We live in times of considerable transformation. I'm not talking about politics or current world news, but rather the inclusion of integrative medicine into our society.Holistic medicine with complementary treatments such as acupuncture, herbal medicine, massage, and nutrition focus on healing the body as a whole, not just the physical symptoms of the disease. Understanding how to heal the body in its entirety has begun to modify the way that we view our pets. My primary focus is Nutrition, using food as therapy. In viewing what we feed our pets as a means of warding off disease and illness, we allow the body and organs to heal themselves. There are countless opinions on what is the "˜best' nutrition for your dog. Consequently, the internet is full of diets, ranging from commercial fare to raw feeding and even includes vegan and vegetarian meals. Although your dog may survive on all of these unique food options, the goal of great nutrition is to thrive and to provide for longevity and wellness. Each dog is different, so the nutrients provided should be different as well. Here are some common ways food is used as medicine.
A dog diagnosed with diabetes can live a long and healthy life just by altering their food.A specific diet can be created to improve glycemic control. For example, a dog suffering from insulin dependent diabetes receiving insulin injections may be able to reduce the amount of insulin needed daily. Adding fiber to the diet as well as being aware of the glycemic values of the food given can improve the quality of life as well as add longevity. Food can be used in the prevention of diabetes as well. Feeding meals that contain low-carbohydrate, species appropriate foods that contain considerable amounts of protein can help to prevent a diabetic pet.
Chronic kidney disease is another example of a disease that uses food as medicine.Dietary therapy has been used for decades in the management of this prevalent disease. Nutrition works to both prevent and control symptoms while improving the quality of life. Protein reduction has been shown to slow the rate of kidney disease in the early stages of chronic kidney disease, although the subject of much controversy. Conversely, dogs fed a potassium deplete diet can become affected with naturally occurring kidney disease. Water is also a major factor in preventing chronic kidney disease, and this primary nutrient should always be supplied to maintain a healthy fluid balance.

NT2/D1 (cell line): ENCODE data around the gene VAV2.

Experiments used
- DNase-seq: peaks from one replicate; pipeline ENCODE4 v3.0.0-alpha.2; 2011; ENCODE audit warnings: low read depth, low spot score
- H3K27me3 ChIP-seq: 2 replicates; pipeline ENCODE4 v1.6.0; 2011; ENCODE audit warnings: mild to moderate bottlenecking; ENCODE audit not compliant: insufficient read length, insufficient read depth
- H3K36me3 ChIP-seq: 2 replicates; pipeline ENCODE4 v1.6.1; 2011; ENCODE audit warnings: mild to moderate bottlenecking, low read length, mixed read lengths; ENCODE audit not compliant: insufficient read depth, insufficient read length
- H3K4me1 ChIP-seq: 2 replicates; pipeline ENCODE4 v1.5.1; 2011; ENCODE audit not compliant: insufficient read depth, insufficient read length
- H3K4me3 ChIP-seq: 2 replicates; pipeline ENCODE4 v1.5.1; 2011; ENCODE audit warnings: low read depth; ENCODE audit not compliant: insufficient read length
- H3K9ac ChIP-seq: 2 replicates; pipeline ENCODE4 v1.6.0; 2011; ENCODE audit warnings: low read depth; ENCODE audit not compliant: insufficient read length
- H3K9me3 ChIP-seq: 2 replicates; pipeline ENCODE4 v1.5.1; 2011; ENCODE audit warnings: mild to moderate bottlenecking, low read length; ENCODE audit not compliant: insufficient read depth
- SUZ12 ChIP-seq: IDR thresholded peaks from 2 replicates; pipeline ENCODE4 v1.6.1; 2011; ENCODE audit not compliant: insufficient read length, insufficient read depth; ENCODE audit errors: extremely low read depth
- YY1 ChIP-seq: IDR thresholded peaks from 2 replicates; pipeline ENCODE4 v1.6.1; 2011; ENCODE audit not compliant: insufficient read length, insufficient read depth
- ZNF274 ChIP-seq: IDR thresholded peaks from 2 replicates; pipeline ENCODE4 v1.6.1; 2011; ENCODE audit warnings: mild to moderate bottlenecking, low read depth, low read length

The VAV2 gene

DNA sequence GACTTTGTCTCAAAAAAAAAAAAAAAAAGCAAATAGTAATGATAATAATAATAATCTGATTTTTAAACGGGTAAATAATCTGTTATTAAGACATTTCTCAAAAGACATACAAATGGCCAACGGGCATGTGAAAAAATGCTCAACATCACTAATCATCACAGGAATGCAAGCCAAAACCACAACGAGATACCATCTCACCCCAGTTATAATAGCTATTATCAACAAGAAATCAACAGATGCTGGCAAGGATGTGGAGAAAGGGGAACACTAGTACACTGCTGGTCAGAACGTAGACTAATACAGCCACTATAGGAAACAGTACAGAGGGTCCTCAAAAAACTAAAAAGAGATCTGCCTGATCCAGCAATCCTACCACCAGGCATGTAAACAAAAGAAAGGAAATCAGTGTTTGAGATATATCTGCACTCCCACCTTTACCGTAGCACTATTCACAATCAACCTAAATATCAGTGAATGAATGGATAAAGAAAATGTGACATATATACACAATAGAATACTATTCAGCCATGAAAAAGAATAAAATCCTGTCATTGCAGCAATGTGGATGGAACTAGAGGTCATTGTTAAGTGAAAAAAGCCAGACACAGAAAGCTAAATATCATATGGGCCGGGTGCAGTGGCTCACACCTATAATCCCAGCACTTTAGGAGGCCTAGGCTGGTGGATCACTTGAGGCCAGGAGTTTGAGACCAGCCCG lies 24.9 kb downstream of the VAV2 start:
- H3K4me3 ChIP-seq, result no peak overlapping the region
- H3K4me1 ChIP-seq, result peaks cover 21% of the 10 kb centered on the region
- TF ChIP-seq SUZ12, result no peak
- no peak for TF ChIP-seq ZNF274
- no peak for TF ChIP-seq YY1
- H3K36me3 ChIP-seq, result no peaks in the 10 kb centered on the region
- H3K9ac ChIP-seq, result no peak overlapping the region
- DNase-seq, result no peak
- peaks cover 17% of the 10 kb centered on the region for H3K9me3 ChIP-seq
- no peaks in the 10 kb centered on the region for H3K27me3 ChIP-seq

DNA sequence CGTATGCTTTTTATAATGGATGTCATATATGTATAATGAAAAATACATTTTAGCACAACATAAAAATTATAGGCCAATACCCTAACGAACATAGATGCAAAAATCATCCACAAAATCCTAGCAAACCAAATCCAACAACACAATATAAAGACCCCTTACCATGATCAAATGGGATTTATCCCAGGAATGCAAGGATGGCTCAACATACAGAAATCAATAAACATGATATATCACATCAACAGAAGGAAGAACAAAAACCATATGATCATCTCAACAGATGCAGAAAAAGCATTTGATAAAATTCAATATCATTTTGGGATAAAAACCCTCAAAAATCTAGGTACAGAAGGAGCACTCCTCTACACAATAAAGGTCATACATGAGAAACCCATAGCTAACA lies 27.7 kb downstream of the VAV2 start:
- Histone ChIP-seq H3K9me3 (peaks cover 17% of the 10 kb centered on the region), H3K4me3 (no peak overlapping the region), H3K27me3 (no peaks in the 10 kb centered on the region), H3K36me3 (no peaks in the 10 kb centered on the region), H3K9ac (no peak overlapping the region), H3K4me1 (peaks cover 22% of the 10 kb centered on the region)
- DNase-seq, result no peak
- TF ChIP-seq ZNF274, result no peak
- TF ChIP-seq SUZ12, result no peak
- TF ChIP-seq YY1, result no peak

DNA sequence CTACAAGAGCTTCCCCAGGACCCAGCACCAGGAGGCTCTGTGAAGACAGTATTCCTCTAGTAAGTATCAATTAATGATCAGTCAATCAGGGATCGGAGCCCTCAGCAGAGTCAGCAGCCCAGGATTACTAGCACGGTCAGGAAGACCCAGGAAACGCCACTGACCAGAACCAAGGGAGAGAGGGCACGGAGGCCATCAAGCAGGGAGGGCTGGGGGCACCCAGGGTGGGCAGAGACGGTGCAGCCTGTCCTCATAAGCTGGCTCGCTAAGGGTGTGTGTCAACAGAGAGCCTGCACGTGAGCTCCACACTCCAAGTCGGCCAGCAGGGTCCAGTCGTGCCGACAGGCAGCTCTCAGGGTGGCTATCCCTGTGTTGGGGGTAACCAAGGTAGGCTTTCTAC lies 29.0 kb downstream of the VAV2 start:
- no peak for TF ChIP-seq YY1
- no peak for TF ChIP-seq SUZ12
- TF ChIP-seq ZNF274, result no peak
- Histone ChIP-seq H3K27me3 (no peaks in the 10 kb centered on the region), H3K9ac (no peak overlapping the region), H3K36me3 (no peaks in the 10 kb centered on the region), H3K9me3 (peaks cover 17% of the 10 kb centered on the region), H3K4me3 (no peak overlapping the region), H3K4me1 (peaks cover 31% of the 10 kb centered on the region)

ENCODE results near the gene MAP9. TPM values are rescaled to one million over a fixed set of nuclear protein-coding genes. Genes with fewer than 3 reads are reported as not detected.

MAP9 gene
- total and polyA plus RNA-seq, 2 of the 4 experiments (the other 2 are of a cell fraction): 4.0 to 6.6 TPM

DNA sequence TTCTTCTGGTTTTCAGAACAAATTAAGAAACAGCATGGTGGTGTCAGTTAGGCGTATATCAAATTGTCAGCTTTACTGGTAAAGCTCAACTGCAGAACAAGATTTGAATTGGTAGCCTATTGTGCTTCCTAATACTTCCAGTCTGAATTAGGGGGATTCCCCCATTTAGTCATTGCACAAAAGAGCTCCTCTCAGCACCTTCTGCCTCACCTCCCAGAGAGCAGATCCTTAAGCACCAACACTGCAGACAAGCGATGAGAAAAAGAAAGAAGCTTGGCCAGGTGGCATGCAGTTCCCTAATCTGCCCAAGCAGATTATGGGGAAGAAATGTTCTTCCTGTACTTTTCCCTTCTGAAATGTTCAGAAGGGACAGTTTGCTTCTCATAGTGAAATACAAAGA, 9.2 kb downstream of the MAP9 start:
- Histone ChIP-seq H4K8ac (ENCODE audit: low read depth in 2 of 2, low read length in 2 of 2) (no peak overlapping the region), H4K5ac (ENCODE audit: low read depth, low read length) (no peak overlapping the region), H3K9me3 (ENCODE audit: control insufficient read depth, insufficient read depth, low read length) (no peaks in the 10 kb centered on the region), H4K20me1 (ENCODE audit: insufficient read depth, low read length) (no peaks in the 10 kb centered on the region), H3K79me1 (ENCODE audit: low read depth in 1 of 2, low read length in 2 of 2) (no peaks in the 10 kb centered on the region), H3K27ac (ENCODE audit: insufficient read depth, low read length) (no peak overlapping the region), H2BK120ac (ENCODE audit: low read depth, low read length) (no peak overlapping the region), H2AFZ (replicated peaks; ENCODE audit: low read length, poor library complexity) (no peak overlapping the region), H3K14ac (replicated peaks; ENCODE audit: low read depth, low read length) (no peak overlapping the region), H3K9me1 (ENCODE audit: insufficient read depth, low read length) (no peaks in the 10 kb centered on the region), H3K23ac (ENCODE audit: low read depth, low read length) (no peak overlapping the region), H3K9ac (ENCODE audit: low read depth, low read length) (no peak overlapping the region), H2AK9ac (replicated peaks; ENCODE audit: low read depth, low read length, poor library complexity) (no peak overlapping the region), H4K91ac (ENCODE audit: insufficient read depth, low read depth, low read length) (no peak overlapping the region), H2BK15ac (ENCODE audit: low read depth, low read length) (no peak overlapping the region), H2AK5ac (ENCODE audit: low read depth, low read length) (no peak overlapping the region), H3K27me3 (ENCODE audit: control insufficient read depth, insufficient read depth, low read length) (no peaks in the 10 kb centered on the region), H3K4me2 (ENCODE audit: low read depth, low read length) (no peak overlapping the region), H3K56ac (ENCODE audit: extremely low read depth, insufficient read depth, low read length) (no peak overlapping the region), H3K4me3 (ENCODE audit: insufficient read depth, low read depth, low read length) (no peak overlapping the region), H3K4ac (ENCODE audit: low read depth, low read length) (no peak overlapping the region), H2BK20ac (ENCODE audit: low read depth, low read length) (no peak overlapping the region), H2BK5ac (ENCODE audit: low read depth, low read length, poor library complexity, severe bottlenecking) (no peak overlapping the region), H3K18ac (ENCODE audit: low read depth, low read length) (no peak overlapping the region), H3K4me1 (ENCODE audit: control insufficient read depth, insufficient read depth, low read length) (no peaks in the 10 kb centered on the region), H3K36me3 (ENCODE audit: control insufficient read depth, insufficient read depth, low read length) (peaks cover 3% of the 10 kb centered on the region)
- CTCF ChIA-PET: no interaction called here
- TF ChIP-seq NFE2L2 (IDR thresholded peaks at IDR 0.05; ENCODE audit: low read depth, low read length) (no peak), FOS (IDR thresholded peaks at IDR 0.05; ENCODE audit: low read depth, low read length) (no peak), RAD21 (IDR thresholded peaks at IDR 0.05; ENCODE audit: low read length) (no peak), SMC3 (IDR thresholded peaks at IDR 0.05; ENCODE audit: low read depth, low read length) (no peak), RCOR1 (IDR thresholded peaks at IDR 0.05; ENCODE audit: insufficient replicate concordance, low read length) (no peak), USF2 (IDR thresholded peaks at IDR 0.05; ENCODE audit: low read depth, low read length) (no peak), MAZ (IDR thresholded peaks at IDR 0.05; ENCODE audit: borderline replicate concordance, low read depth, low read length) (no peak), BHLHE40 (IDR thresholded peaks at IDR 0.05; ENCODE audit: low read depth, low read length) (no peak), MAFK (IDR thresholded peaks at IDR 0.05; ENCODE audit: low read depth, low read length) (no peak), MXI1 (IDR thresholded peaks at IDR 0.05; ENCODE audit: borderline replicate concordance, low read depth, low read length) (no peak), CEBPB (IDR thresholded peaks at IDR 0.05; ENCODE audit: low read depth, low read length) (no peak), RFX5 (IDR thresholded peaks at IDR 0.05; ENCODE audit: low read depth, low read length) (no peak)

One of the most common diseases in dogs is cardiac disease.This disease is perhaps the best example of how food is used as medicine, as traditional medical therapy focuses on controlling the clinical signs rather than dealing with the cause or condition. Careful attention to diet is crucial for the management of this disease. Mild sodium restriction with the inclusion of omega-3 fatty acids, CoQ10, and antioxidants can contribute to lengthened lifespan. Obesity is a major contributor to cardiac disease. Therefore, feeding your dog a healthy, species-appropriate diet that works to keep the pet slim will prevent the onset of cardiac disease. Even though the debate over ideal feeding will always exist, when illness does occur, nutrition is a valuable tool to help treat disease and promote healing. As the shift in prevalent thinking continues to change, I envision a future where nourishment will go hand-in-hand with veterinary practices to prevent, support, and in some cases, cure common maladies. After all, you are what you eat.
John Frierson John Frierson is founder of LivelyPet, a companion pet health and lifestyle website. LivelyPet is dedicated to consulting pet owners in achieving quality health for their pet through proper nutrition. Working in conjunction with their veterinarian, John's goal is to help pets and their owners achieve the healthiest and happiest lifestyles possible. He firmly believes that a big part of this starts at home, and most importantly, in the kitchen. Growing up with a diverse collection of pets, some requiring special diets, he developed his passion for nutrition. He is currently working on completing his Certified Pet Nutritionist certification (almost done!), and resides in Cape Coral, Florida with his wife, four children, and three Min-Pin fur kids. John can be reached at livelypet.net. Also look for him on Facebook at facebook.com/livelypet, and twitter @livelypet!